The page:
If I install CyanogenMod, will I have 'rooted' my phone? Is CyanogenMod a rooting program, or is the procedure of installing CyanogenMod rooting, and CyanogenMod is something needing root?

Is CyanogenMod a type of android release? Considering to install it is similar to a new android update?


for 99% of devices, you have to have a custom recovery image installed on the device in order to install CyanogenMod. And usually, to do that you have to have the device rooted. So you have to have a rooted device before you can install cyanogenmod.

CyanogenMod comes rooted and yes, it is an android release. Rooting a device, while it will void your warranty, is not really that "bad". Think of it like having access to the administrator account on your PC as opposed to a "limited user" account.

You also have to keep in mind that CyanogenMod does not work on all android devices. You can only install it on devices that are supported.

  • Different enough for me :P +1 – Matthew Read Oct 24 '11 at 17:09
  • @Ryan Conrad and Matthew Read, will CyanogenMod reduce the internal storage space taken by apps? I do the move to SD card option, but they still take a lot of the very finite storage up. Will CyanogenMod improve the situation? – Vass Oct 25 '11 at 9:22
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    It isn't going to really change any of that. They may have a larger partition for /data/data but I am not sure. For the most part, it will act like just about any other version on android in that sense. I have a lot of apps installed and I sometimes run out of space in the /cache and have to clear it out, but I had that problem before when I used Stock TouchWiz by samsung too. – Ryan Conrad Oct 25 '11 at 14:08
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    Even when the app is stored on the SD card, the app is still going to store its settings and data in the /data/data directory. – Ryan Conrad Oct 26 '11 at 13:31
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    @Vass To answer your first comment on this answer, Cyanogen is just a different version of Android - when you install it you're wiping your device and installing from scratch, like switching from Windows XP Home to Windows XP Pro. Cyanogen is usually smaller than vendor-modified builds (due to not having the bloatware that they usually install), but I think it's a bit larger than the stock Google build. – fluffy Oct 30 '11 at 5:48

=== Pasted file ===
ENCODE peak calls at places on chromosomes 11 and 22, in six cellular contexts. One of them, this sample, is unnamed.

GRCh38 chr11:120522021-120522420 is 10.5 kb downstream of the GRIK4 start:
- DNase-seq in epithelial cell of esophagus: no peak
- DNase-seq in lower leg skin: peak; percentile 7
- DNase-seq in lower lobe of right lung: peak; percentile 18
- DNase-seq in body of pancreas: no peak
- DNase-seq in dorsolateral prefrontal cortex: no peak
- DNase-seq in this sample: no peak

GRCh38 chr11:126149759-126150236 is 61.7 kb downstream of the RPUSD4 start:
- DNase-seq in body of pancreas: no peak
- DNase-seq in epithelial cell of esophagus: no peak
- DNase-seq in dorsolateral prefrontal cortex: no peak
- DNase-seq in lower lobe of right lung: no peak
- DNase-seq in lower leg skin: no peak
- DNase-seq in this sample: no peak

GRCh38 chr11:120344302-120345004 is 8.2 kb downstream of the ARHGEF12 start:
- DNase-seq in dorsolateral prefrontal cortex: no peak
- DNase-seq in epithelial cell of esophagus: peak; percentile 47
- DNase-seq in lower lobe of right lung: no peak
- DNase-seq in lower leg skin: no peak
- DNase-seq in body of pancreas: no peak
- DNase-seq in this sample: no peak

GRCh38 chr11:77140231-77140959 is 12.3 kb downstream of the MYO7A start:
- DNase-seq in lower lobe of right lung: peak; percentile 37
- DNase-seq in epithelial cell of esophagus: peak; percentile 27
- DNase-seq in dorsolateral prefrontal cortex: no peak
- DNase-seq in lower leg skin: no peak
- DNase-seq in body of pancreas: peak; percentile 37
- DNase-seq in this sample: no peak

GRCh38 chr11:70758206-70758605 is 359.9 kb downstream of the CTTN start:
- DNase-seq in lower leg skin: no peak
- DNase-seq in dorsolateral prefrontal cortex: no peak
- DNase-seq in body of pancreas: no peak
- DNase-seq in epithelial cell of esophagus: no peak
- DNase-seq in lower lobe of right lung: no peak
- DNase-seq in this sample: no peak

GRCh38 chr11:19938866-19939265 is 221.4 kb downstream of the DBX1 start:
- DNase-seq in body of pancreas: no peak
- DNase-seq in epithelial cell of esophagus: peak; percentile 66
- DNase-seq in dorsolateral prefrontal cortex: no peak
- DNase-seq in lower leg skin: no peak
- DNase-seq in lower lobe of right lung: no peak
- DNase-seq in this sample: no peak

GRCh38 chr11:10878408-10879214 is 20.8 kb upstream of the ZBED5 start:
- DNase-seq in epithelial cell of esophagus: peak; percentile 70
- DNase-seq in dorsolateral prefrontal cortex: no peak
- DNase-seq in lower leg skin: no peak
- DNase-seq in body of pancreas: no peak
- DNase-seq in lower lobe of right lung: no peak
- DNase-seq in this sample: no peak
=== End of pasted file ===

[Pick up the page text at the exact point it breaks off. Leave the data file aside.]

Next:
If you're asking whether installing CyanogenMod will void your warranty, the answer is yes. Flashing a ROM has much greater potential for harming your device than the average rooting method.

It's not necessary to root in order to install CM in some cases, but usually it is, and CM itself comes pre-rooted.

If you want to find out more about CM you should go to their website.


Here is the what Cyanogen mod is:

Cyanogenmod is a custom ROM made by developers (or you may say freelancers) and it is an opensource GPL licensed software. Actually cyanogenmod is modified version of actual android software released by Google. Developers at Cyanogenmod make software specific to various devices.

And if you want to install Cyanogenmod you will have to root your phone and flash it with Cyanogenmod. This will surely void your warranty. Cyanogenmod is like installing a clean new android software and it is quite fast than Stock one, as it does not contain any useless apps pre installed and also it is capable of using phone's processor to its full level which is often limited in Stock ROM's.

I am using it on my Motorola Defy and it works fine, though there are some bugs but its okay.

Note: Installing Cyanogenmod without following correct procedure may brick your phone (i.e. make it permanently unusable).

I would recommend you to read their wiki for more info.


CyanogenMod is a full operating system replacement. When you install CM, you replace the entire system software that comes preloaded with the device. Depending on the device, doing so may require gaining root access by some means or may require little more than unlocking the bootloader.

Devices that are less locked-down, especially Nexus devices, require little effort to unlock the bootloader and install a custom recovery image, which in turn enables the installation of an alternative operating system. More heavily secured devices, such as older Motorola smartphones, often require the use of tools to exploit system vulnerabilities to do the same (the CM installation instructions for the Droid 2 are a good example).

To answer your question as written, installing CyanogenMod effectively roots the device. CM includes su and a root access manager as part of the base system.

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